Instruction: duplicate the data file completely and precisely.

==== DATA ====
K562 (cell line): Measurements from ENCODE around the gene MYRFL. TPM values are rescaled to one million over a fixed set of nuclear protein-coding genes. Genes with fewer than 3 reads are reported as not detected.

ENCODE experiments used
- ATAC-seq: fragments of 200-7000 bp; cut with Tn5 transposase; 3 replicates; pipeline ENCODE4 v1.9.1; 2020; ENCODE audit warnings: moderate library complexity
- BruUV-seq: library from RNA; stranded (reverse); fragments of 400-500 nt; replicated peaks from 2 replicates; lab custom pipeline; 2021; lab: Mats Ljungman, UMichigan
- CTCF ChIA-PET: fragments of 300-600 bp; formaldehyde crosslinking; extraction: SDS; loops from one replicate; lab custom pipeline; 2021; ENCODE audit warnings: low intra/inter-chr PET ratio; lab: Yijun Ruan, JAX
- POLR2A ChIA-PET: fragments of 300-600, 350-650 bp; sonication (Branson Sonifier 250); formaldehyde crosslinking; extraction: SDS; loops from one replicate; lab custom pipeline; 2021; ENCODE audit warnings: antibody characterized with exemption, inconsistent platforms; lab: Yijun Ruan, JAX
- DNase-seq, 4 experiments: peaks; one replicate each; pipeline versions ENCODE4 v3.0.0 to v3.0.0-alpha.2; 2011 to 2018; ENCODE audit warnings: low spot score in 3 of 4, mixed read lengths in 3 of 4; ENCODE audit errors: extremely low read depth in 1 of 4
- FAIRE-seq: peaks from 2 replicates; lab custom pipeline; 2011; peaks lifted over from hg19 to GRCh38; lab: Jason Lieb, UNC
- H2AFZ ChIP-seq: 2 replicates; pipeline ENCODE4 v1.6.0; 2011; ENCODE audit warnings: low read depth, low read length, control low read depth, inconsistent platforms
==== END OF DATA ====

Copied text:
K562 (cell line): Measurements from ENCODE around the gene MYRFL. TPM values are rescaled to one million over a fixed set of nuclear protein-coding genes. Genes with fewer than 3 reads are reported as not detected.

ENCODE experiments used
- ATAC-seq: fragments of 200-7000 bp; cut with Tn5 transposase; 3 replicates; pipeline ENCODE4 v1.9.1; 2020; ENCODE audit warnings: moderate library complexity
- BruUV-seq: library from RNA; stranded (reverse); fragments of 400-500 nt; replicated peaks from 2 replicates; lab custom pipeline; 2021; lab: Mats Ljungman, UMichigan
- CTCF ChIA-PET: fragments of 300-600 bp; formaldehyde crosslinking; extraction: SDS; loops from one replicate; lab custom pipeline; 2021; ENCODE audit warnings: low intra/inter-chr PET ratio; lab: Yijun Ruan, JAX
- POLR2A ChIA-PET: fragments of 300-600, 350-650 bp; sonication (Branson Sonifier 250); formaldehyde crosslinking; extraction: SDS; loops from one replicate; lab custom pipeline; 2021; ENCODE audit warnings: antibody characterized with exemption, inconsistent platforms; lab: Yijun Ruan, JAX
- DNase-seq, 4 experiments: peaks; one replicate each; pipeline versions ENCODE4 v3.0.0 to v3.0.0-alpha.2; 2011 to 2018; ENCODE audit warnings: low spot score in 3 of 4, mixed read lengths in 3 of 4; ENCODE audit errors: extremely low read depth in 1 of 4
- FAIRE-seq: peaks from 2 replicates; lab custom pipeline; 2011; peaks lifted over from hg19 to GRCh38; lab: Jason Lieb, UNC
- H2AFZ ChIP-seq: 2 replicates; pipeline ENCODE4 v1.6.0; 2011; ENCODE audit warnings: low read depth, low read length, control low read depth, inconsistent platforms